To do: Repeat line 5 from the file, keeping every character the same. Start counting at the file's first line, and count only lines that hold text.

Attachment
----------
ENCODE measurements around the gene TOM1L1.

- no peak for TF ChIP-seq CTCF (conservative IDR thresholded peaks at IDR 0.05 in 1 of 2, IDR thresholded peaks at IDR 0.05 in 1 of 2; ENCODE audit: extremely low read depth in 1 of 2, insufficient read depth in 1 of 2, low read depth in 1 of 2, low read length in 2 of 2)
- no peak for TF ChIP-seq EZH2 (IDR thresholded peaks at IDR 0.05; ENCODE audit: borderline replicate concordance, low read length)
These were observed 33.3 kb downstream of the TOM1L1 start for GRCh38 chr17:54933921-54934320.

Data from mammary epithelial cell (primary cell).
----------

Data from mammary epithelial cell (primary cell).